ANI Photo | Congress questions timing of CAA implementation, says aimed at polarisation

Congress General Secretary Jairam Ramesh questioned the timing of the implementation of the Citizenship Amendment Act and asserted that it was timed ahead of the general polls to polarise the voters in Assam and West Bengal.
“It took them 4 years and 3 months to bring this rule. The Bill was passed in December 2019. The law should have been formed within 3-6 months. Modi Government sought nine extensions from the Supreme Court and took 4 years and 3 months before notifying the rules last night,” Jairam Ramesh said.
“These are just for polarisation – to influence the elections in Bengal and Assam. If they were doing it honestly, why did they not bring it in 2020? They are bringing it now, one month before the elections. This is headline management…This is the strategy for social polarisation…,” the Congress leader added.
The Congress Rajya Sabha reiterated that the government had not stuck to a time frame on this and had waited for over four years to notify the rules.
“Our Prime Minister Modi says his government does work with a deadline and nothing is delayed in our government. So, why did it take over four years?” he added.
Congress President Mallikarjun Kharge alleged that the timing of notifying the rules for the Citizenship (Amendment) Act is “BJP’s desperate attempt at divisive politics” just ahead of the coming Lok Sabha elections.
In February, Union Home Minister Amit Shah said in categorical terms that CAA was brought in to provide citizenship and not to take away anyone’s citizenship.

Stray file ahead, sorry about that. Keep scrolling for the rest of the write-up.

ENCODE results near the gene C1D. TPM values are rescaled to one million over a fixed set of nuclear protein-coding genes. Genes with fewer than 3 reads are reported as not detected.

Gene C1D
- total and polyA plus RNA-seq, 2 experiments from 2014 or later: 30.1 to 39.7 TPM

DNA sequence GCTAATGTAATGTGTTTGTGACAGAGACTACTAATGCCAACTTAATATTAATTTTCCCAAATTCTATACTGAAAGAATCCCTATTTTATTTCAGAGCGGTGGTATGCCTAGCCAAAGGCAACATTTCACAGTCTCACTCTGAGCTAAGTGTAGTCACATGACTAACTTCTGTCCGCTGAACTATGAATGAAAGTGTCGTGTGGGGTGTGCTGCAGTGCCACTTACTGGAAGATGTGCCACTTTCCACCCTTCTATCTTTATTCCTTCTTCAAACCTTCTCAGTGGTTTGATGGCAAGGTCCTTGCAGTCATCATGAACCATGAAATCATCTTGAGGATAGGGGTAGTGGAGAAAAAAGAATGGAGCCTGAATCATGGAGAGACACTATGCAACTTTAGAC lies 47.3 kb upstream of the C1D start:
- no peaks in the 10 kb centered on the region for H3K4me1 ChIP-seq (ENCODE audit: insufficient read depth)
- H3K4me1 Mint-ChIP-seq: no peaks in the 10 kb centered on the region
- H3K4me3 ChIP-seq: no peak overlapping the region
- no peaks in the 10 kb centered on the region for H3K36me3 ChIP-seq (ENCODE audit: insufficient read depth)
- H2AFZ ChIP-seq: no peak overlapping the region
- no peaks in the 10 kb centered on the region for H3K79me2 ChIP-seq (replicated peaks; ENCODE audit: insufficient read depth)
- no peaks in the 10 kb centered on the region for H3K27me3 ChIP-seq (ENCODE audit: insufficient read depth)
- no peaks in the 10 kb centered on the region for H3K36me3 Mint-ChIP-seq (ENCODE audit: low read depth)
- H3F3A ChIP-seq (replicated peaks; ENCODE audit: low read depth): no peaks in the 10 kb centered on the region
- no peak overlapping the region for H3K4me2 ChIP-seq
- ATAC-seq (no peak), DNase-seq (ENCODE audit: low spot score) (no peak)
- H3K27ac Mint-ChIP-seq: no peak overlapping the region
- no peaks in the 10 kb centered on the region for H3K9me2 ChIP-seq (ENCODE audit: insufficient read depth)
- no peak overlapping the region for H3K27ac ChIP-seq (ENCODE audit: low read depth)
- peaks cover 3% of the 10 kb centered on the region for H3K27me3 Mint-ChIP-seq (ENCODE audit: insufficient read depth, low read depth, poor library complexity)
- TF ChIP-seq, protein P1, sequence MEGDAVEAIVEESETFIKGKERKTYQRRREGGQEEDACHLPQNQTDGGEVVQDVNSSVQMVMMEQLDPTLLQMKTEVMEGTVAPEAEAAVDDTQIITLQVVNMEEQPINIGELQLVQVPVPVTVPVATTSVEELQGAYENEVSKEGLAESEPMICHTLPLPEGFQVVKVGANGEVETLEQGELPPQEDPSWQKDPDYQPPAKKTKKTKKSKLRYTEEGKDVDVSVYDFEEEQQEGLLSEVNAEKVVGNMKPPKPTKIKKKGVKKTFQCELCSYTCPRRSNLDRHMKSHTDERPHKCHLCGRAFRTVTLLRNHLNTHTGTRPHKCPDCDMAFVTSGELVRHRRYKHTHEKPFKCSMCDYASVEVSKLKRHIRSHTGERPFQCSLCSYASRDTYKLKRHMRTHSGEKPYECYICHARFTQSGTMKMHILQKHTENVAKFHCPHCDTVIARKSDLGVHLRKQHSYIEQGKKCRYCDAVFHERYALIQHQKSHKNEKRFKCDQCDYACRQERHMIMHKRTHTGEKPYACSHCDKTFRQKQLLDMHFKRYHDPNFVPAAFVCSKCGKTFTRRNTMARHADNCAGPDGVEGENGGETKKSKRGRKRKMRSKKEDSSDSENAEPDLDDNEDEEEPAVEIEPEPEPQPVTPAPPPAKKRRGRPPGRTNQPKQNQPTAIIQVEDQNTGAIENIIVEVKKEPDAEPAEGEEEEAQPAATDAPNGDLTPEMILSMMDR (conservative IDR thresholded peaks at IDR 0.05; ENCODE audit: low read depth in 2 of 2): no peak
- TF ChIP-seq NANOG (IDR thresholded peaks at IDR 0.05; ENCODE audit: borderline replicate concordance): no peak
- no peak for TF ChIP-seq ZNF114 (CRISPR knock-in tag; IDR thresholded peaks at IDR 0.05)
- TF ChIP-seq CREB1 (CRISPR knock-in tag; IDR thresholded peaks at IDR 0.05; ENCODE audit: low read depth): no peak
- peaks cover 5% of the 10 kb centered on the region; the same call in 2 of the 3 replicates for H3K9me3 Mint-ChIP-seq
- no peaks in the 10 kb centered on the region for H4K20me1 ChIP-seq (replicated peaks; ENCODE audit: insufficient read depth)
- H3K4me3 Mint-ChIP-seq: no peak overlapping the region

“Minorities in our country, and specially our Muslim community, are being provoked. CAA cannot snatch away anyone’s citizenship because there is no provision in the Act. CAA is an act to provide citizenship to refugees who were persecuted in Bangladesh and Pakistan,” Shah had said.
On Monday evening, the Union Home Ministry notified rules for implementation of the Citizenship Amendment Act (CAA), days ahead of the announcement of the Lok Sabha elections schedule.
The CAA, introduced by the Narendra Modi government and passed by Parliament in 2019, aims to provide Indian citizenship to persecuted non-Muslim migrants – including Hindus, Sikhs, Jains, Buddhists, Parsis, and Christians – who migrated from Bangladesh, Pakistan, and Afghanistan and arrived in India before December 31, 2014.
The applications for citizenship would have to be submitted in a completely online mode, for which a web portal has been provided.
During the past two years, over 30 district magistrates and home secretaries across nine states have been authorized with the ability to confer Indian citizenship to Hindus, Sikhs, Buddhists, Jains, Parsis, and Christians arriving from Afghanistan, Bangladesh, and Pakistan under the Citizenship Act of 1955.
As per the Ministry of Home Affairs annual report for 2021-22, between April 1, 2021, and December 31, 2021, a cumulative count of 1,414 individuals from non-Muslim minority communities originating from Pakistan, Bangladesh, and Afghanistan were granted Indian citizenship through registration or naturalization under the Citizenship Act, 1955.
Under the Citizenship Act of 1955, Indian citizenship by registration or naturalization is granted to non-Muslim minorities from Pakistan, Bangladesh, and Afghanistan in nine states such as Gujarat, Rajasthan, Chhattisgarh, Haryana, Punjab, Madhya Pradesh, Uttar Pradesh, Delhi, and Maharashtra.
It’s notable that authorities in districts of Assam and West Bengal, both politically sensitive regions on this matter, have not been empowered with these citizenship-granting authorities thus far

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